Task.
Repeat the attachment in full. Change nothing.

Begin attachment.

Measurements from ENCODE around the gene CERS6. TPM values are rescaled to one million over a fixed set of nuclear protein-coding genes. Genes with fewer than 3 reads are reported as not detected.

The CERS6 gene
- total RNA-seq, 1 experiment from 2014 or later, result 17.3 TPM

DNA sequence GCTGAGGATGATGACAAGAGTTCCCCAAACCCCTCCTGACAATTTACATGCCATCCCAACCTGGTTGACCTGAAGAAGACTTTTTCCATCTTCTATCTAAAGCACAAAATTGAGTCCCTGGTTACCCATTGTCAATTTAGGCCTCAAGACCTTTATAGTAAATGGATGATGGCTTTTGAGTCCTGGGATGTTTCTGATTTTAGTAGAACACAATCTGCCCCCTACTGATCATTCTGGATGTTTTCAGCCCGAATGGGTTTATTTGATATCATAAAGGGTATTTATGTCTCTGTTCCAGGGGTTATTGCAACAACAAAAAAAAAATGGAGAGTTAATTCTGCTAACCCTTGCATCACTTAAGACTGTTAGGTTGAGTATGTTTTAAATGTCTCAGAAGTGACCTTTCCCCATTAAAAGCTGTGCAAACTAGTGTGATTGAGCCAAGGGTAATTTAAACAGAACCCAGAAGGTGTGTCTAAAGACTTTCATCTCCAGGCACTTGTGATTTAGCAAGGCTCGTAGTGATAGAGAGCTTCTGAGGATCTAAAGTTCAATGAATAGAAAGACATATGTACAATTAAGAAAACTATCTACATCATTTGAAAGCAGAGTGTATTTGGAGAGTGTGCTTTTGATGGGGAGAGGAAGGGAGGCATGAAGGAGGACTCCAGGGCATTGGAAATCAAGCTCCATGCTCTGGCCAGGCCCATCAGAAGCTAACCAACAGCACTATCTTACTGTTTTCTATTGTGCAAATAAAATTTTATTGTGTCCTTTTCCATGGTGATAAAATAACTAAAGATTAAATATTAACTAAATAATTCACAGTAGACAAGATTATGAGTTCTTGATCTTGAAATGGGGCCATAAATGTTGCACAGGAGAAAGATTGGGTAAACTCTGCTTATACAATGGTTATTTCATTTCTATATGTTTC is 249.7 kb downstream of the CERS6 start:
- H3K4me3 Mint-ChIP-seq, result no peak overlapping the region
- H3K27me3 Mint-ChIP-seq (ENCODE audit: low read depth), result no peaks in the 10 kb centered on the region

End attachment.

Measurements from ENCODE around the gene CERS6. TPM values are rescaled to one million over a fixed set of nuclear protein-coding genes. Genes with fewer than 3 reads are reported as not detected.

The CERS6 gene
- total RNA-seq, 1 experiment from 2014 or later, result 17.3 TPM

DNA sequence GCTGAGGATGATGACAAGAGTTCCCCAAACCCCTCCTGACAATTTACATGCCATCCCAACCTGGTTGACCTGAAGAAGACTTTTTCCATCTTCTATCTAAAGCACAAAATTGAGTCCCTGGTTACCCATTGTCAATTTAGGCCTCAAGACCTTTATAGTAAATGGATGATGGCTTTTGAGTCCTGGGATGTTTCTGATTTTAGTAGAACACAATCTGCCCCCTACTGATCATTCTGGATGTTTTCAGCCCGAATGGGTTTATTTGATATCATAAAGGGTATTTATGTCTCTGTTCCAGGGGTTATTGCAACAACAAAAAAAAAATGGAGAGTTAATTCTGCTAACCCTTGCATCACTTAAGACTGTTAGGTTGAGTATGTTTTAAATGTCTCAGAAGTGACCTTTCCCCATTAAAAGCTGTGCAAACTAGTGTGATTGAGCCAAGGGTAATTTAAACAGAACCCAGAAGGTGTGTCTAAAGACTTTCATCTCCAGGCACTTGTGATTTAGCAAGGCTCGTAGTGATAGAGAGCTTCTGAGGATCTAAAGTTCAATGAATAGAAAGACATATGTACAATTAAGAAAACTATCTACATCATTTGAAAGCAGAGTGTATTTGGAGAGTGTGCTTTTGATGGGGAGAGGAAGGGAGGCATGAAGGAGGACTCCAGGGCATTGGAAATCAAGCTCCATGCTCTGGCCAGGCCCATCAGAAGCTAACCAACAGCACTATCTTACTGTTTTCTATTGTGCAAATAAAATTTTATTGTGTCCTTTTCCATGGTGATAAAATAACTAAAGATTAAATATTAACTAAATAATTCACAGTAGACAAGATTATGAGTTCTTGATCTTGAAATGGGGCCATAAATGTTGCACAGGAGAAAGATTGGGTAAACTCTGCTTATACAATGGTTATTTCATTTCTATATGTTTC is 249.7 kb downstream of the CERS6 start:
- H3K4me3 Mint-ChIP-seq, result no peak overlapping the region
- H3K27me3 Mint-ChIP-seq (ENCODE audit: low read depth), result no peaks in the 10 kb centered on the region